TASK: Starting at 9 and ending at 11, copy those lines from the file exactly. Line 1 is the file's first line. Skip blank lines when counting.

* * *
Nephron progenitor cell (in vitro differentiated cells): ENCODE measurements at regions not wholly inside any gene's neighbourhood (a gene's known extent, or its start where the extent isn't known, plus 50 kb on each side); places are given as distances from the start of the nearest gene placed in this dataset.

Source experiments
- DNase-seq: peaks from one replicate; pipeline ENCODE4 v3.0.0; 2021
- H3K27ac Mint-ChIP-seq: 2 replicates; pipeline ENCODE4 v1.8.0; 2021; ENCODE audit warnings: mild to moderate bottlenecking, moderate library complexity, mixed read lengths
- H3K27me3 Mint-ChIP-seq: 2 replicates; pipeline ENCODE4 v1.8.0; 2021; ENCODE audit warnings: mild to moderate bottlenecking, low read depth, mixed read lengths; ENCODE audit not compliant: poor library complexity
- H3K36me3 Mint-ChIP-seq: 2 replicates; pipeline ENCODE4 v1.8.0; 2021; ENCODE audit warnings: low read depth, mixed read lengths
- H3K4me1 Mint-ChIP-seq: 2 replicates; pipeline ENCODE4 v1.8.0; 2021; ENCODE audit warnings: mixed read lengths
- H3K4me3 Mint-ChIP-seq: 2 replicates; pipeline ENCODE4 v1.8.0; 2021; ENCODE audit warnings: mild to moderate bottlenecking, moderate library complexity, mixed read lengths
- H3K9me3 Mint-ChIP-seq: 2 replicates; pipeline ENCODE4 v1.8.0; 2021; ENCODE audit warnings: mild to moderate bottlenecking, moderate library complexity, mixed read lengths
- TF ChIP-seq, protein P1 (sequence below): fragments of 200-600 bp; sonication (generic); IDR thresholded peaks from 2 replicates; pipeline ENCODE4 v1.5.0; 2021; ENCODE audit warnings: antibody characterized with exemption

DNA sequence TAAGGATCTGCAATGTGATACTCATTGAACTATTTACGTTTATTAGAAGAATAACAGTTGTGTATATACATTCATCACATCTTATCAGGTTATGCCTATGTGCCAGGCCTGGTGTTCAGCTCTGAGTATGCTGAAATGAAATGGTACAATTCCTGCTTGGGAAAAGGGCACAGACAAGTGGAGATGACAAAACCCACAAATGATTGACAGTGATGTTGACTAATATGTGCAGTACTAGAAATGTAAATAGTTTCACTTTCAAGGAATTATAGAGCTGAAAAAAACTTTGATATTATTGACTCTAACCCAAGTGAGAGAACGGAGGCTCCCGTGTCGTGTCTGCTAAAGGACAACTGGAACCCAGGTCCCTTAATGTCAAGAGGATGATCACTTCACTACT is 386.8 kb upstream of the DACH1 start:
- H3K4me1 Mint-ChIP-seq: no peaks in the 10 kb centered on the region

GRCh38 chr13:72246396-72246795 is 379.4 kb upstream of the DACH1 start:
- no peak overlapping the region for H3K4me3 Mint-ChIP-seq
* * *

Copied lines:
- H3K9me3 Mint-ChIP-seq: 2 replicates; pipeline ENCODE4 v1.8.0; 2021; ENCODE audit warnings: mild to moderate bottlenecking, moderate library complexity, mixed read lengths
- TF ChIP-seq, protein P1 (sequence below): fragments of 200-600 bp; sonication (generic); IDR thresholded peaks from 2 replicates; pipeline ENCODE4 v1.5.0; 2021; ENCODE audit warnings: antibody characterized with exemption

DNA sequence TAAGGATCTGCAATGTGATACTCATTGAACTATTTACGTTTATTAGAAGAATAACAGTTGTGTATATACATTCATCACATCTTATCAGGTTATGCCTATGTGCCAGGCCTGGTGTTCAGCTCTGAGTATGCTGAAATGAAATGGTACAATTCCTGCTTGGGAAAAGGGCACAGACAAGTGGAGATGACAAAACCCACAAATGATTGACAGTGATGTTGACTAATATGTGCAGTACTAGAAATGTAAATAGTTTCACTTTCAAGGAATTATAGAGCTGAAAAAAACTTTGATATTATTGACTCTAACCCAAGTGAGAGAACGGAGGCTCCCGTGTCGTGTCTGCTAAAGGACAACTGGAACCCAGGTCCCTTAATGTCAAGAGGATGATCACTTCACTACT is 386.8 kb upstream of the DACH1 start: